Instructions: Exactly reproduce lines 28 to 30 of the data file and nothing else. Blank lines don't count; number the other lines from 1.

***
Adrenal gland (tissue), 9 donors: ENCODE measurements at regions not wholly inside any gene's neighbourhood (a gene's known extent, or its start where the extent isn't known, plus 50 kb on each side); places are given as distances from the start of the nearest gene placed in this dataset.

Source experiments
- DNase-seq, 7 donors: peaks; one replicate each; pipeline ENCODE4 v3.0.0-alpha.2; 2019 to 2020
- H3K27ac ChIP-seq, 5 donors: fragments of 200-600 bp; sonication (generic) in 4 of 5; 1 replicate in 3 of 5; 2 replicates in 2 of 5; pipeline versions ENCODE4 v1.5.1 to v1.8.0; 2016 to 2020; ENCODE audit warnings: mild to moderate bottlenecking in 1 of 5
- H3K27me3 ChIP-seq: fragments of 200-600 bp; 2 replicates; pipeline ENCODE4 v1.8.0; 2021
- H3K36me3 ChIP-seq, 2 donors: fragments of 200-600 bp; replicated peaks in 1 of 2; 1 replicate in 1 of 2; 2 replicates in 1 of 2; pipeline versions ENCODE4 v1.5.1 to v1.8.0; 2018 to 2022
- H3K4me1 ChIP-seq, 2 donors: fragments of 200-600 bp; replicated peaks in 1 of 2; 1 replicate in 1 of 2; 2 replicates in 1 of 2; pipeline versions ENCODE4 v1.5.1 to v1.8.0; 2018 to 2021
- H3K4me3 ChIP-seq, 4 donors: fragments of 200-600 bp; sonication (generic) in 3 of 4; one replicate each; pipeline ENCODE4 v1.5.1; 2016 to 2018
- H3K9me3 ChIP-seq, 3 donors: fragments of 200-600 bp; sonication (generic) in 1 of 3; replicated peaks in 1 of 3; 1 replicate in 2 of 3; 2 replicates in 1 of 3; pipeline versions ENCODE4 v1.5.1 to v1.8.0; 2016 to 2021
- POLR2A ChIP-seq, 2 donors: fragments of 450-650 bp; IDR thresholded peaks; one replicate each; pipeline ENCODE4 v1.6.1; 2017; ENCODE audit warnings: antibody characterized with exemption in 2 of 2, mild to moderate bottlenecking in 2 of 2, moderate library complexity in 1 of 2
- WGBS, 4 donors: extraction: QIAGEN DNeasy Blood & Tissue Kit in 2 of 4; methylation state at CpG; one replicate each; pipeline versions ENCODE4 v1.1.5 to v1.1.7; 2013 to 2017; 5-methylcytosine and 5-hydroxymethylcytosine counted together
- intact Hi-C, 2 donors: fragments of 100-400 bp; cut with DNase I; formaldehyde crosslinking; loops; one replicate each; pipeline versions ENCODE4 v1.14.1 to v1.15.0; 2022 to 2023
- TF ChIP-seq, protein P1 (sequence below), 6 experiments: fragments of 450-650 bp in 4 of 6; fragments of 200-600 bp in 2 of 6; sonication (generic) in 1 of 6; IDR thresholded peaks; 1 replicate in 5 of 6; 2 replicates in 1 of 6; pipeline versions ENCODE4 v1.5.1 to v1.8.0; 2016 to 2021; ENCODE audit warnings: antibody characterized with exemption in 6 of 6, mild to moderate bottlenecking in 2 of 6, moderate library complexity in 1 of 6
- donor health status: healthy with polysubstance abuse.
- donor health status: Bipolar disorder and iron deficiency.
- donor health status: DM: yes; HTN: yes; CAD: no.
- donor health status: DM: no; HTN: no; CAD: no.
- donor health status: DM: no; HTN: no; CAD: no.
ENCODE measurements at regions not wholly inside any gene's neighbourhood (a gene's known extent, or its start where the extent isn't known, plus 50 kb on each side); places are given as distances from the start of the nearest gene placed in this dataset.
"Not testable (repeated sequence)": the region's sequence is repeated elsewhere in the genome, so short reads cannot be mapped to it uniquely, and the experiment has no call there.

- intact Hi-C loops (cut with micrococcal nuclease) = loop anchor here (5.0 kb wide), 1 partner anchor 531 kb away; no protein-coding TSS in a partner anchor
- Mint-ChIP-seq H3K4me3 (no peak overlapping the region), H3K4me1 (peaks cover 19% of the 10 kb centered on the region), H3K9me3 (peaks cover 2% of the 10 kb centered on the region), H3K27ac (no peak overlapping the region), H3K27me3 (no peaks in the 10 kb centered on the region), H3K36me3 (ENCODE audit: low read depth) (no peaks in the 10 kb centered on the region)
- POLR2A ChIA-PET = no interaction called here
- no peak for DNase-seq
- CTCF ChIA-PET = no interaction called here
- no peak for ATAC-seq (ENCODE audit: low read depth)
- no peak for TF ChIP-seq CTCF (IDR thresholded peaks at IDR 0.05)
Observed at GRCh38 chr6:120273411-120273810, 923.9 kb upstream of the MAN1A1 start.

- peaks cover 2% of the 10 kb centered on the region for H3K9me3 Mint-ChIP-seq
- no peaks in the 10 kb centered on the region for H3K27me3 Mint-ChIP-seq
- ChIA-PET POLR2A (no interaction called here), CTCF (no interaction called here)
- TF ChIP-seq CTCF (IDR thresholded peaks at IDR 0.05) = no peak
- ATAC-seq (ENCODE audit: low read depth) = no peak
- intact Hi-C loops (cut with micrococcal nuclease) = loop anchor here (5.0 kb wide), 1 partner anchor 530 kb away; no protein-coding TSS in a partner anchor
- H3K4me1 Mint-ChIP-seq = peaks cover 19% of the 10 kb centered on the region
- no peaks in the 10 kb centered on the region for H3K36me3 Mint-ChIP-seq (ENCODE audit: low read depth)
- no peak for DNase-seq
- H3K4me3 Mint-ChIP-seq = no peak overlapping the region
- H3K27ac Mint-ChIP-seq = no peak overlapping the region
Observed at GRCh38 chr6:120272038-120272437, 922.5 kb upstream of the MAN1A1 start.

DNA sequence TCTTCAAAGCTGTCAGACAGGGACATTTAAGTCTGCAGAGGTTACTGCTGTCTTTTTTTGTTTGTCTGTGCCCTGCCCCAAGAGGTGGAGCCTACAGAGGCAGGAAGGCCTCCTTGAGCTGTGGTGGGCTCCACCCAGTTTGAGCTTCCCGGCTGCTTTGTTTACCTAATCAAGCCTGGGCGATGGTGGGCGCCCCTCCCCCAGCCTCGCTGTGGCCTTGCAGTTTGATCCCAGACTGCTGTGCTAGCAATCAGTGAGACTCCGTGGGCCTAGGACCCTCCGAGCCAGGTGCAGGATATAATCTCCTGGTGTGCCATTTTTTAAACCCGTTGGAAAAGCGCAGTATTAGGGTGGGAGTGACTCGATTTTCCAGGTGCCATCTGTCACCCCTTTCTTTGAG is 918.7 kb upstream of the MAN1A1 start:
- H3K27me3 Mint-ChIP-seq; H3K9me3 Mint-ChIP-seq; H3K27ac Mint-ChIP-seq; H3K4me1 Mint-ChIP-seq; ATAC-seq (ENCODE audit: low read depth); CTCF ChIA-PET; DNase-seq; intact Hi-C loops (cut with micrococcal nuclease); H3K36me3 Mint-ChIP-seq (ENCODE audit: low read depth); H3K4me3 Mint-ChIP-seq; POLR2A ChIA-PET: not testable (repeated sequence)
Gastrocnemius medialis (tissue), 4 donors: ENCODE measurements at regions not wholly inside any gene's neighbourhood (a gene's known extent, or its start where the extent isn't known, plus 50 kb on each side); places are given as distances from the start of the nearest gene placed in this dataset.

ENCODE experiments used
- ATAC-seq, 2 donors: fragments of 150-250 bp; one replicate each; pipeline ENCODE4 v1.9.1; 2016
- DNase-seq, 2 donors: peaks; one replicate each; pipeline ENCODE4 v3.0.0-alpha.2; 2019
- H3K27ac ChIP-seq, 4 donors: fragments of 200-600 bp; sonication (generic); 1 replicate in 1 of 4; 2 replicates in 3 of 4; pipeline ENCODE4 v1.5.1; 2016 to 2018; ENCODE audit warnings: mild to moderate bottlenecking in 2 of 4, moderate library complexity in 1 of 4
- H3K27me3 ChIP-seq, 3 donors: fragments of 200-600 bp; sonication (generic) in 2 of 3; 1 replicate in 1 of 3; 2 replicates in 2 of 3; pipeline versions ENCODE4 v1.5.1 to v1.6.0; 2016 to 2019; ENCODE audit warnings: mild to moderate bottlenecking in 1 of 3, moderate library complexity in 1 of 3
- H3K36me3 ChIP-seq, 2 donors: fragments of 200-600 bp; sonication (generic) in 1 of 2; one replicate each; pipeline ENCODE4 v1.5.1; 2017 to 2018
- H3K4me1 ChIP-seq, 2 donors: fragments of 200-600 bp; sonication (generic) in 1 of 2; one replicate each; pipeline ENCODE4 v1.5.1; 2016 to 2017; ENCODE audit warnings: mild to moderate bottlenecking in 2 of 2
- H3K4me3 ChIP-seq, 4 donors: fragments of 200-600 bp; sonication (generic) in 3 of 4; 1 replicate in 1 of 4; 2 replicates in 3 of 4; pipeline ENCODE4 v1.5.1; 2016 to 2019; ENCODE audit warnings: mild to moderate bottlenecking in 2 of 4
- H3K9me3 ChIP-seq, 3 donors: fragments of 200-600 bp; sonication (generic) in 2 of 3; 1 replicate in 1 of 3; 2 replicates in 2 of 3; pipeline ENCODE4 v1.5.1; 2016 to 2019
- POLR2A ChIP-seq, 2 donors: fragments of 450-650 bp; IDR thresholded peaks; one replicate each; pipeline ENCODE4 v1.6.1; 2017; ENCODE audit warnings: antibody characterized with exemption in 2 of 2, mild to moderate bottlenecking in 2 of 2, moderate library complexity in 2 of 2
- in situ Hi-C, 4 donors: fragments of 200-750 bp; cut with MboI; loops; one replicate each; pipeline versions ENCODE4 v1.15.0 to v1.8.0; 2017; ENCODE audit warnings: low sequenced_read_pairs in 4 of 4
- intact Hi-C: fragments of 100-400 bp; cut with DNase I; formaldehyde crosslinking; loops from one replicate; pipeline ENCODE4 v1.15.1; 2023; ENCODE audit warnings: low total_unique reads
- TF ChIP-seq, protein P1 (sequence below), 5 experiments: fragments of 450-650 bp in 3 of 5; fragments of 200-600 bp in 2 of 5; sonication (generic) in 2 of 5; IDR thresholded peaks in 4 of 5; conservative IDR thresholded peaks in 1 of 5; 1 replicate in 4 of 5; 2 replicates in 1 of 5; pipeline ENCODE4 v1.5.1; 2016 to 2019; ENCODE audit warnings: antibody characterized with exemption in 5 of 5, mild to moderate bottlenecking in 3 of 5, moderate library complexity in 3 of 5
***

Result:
Observed at GRCh38 chr6:120273411-120273810, 923.9 kb upstream of the MAN1A1 start.

- peaks cover 2% of the 10 kb centered on the region for H3K9me3 Mint-ChIP-seq
- no peaks in the 10 kb centered on the region for H3K27me3 Mint-ChIP-seq